The Social Gospel, though, sparked a backlash from a group of pastors during World War I. They were called fundamentalists. They published a pamphlet listing the “fundamentals of the faith:” Biblical inerrancy, the virgin birth, Adam and Eve.

But the fundamentalists lost the battle for public opinion during the “Scopes Monkey Trial” in 1925. John Scopes, a high school science teacher, was tried for violating a Tennessee law that prohibited the teaching of evolution.

Though Scopes lost, fundamentalist Christians were mocked in the press as “anti-intellectual rubes,” and a number of states suspended pending legislation that would have made teaching evolution illegal, says David Felten, author of “Living the Questions: The Wisdom of Progressive Christianity.”

The trial drove fundamentalists underground where they created a subculture, their own media networks, seminaries and megachurches, he says.

That subculture thrives today, Felten says, and has infiltrated the political arena. It has created an “alternative intellectual universe” that denies science, rational thought – and any beliefs that violate their definition of being a Christian, Felten says.

“They have millions of adherents who believe in a literal six day creation and a literal Adam and Eve – so it’s not a stretch to believe that President Obama is a Kenyan-born secret Muslim bent on destroying the country,” Felten says.

Progressive Christians eventually lost the messaging wars to this fundamentalist subculture, Bass says. Their nuanced view of faith couldn’t compete with the “spiritual triumphalism” of conservatives.

“If you get up and say we’re right and we have the truth, then you have a powerful public message,” she says. “They have a theological advantage in the public discourse. It’s comforting to have things clear, to have things black and white.”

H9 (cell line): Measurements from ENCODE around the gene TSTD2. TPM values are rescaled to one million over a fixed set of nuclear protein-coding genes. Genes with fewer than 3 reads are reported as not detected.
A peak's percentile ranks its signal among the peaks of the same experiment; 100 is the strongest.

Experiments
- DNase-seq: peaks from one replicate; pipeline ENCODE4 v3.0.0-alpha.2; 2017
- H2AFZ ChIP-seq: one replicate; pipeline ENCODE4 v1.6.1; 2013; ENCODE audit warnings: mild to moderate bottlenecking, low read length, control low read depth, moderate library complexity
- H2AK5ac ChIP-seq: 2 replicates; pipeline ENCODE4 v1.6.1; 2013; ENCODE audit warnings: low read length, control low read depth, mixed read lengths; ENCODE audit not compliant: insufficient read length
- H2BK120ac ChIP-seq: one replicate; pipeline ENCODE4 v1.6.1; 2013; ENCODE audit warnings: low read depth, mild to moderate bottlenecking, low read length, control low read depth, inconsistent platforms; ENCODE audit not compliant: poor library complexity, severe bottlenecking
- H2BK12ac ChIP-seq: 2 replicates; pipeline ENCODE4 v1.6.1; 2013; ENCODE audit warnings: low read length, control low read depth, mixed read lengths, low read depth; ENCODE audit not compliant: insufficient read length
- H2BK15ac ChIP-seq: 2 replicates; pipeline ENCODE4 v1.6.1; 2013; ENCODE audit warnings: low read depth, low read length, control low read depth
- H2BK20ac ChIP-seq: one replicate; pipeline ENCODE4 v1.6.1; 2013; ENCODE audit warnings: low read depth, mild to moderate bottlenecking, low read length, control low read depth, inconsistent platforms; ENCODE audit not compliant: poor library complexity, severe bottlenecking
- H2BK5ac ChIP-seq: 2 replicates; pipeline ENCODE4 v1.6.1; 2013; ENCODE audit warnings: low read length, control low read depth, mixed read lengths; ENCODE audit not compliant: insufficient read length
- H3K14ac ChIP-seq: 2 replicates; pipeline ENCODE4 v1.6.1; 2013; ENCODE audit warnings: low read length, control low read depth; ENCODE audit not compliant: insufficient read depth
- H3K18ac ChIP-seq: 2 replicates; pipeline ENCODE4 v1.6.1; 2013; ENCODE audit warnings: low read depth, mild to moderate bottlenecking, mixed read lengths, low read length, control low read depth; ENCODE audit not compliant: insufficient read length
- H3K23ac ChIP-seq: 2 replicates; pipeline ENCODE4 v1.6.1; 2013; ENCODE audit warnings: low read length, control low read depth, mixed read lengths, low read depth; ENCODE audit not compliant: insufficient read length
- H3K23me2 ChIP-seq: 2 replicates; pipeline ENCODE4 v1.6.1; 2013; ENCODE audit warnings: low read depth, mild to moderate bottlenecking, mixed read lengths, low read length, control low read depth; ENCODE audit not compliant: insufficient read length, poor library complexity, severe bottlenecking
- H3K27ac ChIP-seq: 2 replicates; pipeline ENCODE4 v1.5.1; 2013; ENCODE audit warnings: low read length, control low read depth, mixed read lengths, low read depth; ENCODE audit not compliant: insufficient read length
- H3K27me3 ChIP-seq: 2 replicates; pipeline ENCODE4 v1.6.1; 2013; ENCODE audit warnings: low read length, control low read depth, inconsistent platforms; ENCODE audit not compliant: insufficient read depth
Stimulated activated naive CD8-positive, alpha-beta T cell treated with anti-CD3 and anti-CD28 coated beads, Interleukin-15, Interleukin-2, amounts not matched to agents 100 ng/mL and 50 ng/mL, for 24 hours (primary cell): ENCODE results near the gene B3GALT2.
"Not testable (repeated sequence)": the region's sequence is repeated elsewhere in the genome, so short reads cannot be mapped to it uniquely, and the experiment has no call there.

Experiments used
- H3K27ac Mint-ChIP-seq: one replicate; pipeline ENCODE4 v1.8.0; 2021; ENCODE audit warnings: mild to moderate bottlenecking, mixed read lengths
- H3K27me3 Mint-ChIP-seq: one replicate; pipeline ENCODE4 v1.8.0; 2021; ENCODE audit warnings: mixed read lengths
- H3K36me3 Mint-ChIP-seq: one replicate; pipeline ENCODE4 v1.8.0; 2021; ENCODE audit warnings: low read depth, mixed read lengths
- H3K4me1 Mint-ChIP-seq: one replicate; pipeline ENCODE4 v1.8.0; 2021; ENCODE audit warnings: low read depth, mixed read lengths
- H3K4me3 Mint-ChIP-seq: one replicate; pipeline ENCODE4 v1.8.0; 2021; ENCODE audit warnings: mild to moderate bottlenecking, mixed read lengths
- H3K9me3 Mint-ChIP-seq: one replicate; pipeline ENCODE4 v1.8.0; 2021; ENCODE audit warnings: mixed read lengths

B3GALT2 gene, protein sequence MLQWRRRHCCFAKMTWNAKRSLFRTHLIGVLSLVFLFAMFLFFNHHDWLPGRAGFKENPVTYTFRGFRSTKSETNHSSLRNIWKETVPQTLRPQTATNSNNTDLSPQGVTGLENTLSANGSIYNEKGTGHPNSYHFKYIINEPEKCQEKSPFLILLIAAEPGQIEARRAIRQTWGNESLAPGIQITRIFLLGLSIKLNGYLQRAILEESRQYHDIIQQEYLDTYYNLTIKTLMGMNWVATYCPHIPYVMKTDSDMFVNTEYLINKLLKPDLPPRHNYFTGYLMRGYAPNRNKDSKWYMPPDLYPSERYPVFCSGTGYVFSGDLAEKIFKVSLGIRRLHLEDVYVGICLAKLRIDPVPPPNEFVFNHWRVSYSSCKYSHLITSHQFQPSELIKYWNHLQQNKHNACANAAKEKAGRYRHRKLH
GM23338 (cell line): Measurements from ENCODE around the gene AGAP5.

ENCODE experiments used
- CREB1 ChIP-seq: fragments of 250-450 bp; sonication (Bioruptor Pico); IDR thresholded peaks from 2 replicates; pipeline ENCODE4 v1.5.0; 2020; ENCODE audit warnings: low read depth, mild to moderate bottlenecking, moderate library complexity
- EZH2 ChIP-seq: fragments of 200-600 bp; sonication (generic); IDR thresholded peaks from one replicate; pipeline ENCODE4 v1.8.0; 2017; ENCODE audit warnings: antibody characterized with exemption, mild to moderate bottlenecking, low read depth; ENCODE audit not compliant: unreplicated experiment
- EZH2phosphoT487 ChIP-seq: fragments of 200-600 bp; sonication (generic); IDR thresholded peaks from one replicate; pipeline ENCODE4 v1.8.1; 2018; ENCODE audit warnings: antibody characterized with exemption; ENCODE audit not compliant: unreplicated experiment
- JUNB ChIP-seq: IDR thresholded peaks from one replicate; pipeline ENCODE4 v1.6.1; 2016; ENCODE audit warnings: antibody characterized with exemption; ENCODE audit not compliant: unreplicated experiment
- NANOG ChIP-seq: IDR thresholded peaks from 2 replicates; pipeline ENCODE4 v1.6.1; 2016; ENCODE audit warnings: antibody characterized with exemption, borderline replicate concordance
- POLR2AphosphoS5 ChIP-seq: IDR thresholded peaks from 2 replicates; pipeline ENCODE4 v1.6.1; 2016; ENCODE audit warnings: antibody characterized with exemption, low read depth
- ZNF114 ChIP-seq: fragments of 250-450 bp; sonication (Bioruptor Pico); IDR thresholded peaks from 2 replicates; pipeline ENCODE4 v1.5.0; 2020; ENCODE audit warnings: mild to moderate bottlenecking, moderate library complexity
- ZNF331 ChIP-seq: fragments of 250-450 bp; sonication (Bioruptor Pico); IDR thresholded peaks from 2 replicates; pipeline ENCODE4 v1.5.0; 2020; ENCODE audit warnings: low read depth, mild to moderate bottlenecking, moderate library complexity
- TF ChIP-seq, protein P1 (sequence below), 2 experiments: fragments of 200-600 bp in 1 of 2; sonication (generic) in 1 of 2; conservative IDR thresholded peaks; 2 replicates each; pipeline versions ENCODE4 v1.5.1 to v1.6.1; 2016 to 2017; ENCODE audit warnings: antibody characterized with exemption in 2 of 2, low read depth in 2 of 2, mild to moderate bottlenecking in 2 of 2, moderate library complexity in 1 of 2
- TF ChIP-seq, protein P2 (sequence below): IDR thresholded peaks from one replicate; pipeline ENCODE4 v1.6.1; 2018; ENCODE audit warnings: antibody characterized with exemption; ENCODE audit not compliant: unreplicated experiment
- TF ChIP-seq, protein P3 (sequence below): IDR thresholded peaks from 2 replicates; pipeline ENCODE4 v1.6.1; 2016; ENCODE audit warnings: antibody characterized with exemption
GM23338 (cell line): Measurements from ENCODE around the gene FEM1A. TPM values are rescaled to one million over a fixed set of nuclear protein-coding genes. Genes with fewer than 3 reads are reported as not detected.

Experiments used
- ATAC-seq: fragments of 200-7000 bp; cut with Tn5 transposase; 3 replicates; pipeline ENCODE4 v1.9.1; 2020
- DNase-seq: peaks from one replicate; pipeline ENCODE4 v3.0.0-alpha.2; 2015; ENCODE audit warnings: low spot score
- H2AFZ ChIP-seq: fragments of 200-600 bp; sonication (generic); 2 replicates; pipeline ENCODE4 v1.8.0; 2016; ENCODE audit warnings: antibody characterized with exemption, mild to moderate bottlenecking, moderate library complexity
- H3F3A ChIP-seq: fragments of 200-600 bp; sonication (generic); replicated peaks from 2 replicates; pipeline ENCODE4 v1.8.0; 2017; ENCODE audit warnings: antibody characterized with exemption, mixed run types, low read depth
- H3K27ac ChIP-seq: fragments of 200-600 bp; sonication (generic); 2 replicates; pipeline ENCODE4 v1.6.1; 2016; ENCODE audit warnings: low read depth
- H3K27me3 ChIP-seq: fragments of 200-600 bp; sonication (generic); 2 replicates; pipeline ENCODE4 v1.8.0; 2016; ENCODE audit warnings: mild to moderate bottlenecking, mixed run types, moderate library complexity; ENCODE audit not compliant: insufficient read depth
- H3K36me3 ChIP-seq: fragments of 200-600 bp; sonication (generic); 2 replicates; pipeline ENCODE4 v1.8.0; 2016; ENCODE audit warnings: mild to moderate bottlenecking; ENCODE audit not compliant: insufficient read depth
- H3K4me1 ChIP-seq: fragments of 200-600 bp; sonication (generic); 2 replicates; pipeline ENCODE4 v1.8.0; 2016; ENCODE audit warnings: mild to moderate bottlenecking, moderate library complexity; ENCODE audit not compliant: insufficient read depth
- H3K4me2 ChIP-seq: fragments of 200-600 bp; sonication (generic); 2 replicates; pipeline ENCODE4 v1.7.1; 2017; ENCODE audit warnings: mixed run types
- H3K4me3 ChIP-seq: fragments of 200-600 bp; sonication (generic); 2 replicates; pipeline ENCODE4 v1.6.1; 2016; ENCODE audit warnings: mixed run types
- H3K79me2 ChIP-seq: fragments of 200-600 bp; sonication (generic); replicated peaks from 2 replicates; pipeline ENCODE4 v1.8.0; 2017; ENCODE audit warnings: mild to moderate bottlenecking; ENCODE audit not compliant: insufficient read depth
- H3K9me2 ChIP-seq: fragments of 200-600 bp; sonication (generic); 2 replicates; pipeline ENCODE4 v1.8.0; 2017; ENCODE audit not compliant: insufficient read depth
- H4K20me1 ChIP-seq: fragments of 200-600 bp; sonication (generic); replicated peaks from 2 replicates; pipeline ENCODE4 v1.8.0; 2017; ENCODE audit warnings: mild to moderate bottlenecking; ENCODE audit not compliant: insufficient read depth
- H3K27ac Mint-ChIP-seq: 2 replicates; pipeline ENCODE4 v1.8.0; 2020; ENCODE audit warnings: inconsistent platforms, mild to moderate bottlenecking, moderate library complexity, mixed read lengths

The result today is that the Protestant tradition that shapes much of Obama’s Christianity is fading from public view.

The share of Protestant Christians in the United States has dropped below 50% of the population, according to a recent survey by the Pew Forum on Religion and Public Life.

White mainline Protestants make up only 15% of the nation’s population, the survey revealed. The study also found that the fastest growing "religious group" in the country is people who are not affiliated with any religion.

Another generation of Christians, though, may bring a new version of progressive Christianity back.

The lines between younger conservative Christians and progressives are blurring, says Marcia Pally, author of “The New Evangelicals: Expanding the Vision of the Common Good.”

Pally spent six years traveling across America to interview evangelicals. She says her research revealed that more than 60% of young evangelicals support more governmental programs to aid the needy, as well as more emphasis on economic justice and environmental protection issues.

“What’s interesting is that these values, associated with Obama and the black Protestant tradition are now also the values of a growing number of white evangelicals,” she says.

Her perspective suggests that Obama’s faith may be treated by history in two ways:

He could be seen as the last embodiment of a progressive version of Christianity that went obsolete.

Or he could be seen as a leader who helped resurrect a dying brand of Christianity for a new generation.